It's funny; style principles that are perfectly logical to me in the abstract still surprise and delight me when I see them applied to myself. I know, logically, that low, gently rounded necklines and asymmetrical necklines are good for my style type, Ethereal Natural, but it still felt delightful to see how lovely those necklines are on me.
Same for delicate straps, tie accents, crisscross details, hipster bottoms, solid-color suits, and a shimmery finish: I would recommend all of that to a real-life Ethereal Natural, but there's still a sense of wonder in the realization, , after trying on 12 suits, that those are the features of my best suits. :-)))
Like most of you, I find it very difficult to be objective about myself! (I am so grateful for my brutally honest sister, who sees what I often can't see.)
I want to emphasize that these features of my most flattering suits derive completely from my Style ID, which in turn derives almost completely from my face. My body shape has nothing to do with it.
For example, I have a teeny bust (like, pre-adolescent teeny), yet ruffles on my bustline are awful for me, and many tops that flatten my bust are actually amazing for me.
Swimsuit recommendations that tell flat-chested women like me to put ruffles on their bustline are proceeding on the assumption that every woman looks better when she appears to have a fuller bust. But that's just not true.
When you think about it, you might come to the conclusion, as I have, that such recommendations only make sense if we reduce women to what's below the neck. But in fact, all of us -- including men! -- are mostly looking at women's faces, not at their bodies.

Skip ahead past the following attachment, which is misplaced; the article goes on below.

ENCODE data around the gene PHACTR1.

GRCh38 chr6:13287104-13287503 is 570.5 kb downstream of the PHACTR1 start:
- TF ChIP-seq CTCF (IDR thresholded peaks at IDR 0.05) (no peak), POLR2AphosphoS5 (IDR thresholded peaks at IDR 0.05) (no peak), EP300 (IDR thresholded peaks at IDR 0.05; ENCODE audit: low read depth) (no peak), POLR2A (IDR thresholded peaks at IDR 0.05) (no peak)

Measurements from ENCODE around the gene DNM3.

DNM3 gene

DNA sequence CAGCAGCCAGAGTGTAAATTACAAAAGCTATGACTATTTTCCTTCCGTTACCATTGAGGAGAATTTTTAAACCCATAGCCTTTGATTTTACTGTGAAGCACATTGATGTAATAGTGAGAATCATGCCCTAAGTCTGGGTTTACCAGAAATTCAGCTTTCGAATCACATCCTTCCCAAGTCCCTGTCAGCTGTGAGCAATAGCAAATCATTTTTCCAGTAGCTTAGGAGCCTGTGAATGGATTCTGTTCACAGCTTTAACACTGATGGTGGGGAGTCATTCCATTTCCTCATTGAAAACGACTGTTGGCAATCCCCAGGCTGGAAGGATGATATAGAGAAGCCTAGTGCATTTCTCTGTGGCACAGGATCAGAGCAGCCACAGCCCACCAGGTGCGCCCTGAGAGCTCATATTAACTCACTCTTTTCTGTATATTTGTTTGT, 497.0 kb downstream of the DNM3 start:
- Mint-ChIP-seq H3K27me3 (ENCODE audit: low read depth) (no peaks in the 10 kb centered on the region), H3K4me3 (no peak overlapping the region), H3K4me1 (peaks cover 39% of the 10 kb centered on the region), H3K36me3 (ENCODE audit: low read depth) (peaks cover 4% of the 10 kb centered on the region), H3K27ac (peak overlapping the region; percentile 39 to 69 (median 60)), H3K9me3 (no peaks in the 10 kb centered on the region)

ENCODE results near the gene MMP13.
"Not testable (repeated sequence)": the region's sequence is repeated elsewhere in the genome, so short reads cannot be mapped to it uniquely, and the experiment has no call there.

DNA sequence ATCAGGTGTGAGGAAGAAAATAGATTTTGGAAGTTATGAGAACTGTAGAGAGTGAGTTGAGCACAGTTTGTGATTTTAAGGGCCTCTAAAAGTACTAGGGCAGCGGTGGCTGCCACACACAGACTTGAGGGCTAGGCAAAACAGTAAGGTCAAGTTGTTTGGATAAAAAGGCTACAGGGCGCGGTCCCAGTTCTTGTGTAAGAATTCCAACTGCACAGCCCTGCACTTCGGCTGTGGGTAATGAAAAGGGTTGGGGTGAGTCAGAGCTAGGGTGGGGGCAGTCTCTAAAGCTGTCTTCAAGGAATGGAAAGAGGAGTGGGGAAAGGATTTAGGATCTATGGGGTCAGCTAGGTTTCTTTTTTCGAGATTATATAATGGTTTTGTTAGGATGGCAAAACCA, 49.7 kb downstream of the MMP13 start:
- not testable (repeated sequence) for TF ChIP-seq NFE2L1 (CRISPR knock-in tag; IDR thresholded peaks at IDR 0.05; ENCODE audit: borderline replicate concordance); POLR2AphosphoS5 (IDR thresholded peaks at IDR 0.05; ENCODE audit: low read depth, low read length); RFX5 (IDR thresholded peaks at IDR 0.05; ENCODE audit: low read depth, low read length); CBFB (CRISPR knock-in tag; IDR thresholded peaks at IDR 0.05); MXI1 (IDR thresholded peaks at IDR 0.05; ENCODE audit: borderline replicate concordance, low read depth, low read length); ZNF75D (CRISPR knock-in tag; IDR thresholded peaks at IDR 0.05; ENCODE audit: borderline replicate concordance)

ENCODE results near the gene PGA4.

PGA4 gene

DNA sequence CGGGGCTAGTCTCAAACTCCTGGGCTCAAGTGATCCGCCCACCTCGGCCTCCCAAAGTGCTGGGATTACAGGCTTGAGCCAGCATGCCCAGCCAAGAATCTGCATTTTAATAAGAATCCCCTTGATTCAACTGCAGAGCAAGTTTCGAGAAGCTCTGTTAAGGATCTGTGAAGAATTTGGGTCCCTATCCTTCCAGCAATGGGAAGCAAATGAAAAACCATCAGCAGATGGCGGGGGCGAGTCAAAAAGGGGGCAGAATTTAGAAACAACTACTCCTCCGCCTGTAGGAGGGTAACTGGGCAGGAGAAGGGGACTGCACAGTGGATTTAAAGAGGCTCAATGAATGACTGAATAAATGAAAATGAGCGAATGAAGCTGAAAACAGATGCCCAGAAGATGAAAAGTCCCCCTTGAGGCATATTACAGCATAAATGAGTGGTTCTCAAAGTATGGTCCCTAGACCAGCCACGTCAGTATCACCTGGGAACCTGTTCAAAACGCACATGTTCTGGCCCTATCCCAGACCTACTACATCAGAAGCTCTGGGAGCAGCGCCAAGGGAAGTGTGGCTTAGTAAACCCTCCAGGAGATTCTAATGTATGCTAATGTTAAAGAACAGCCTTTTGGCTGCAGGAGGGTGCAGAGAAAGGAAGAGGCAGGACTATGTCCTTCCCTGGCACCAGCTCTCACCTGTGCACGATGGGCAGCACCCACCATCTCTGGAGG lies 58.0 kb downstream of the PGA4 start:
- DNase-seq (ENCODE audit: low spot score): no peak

A woman's humanity is expressed in her face. The idea that a woman's beauty comes primarily from somewhere other than her face is a false idea that we mostly accept, I believe, because of sexism. Patriarchy encourages us women to obsess about everything below the neck, and, until we become conscious, we unfortunately just go along with that idea.
Anyway, getting back to my original point: it's a good time of year to buy a swimsuit or three for next year, because prices are crazy low right now. :-)))
If you're not convinced that your best suit matches your face, not your body, I encourage you to simply test the idea. Swimwear Guides are 12.99. That's about three Starbucks coffees, right? Spend the money, just as an experiment. Try digitally superimposing your face on the pictures of suits that you find in the guide. I think you'll be amazed by how right those suits are for you. Then go pick out some suits to try on, based on the guide's recommendations.
(And if you don't yet know your Style ID, of course try the Style Identity Calculator.)
* * * * * * * * * *
An interesting P.S.: I'm actually finding that using a Swimwear Guide is a useful way to determine someone's Style ID quickly. Maybe it's because swimwear is basically a condensed or distilled manifestation of style elements? When I'm doing a virtual analysis and I get stuck, trying out different swimsuits often gets me unstuck.
Do you struggle to find a suit that works? Have you tried the Swimwear Guide for your type? Were there any surprises? Please share in the comments.
The short answer is yes.
The more complicated answer is that not every single color in your palette will look good in every application.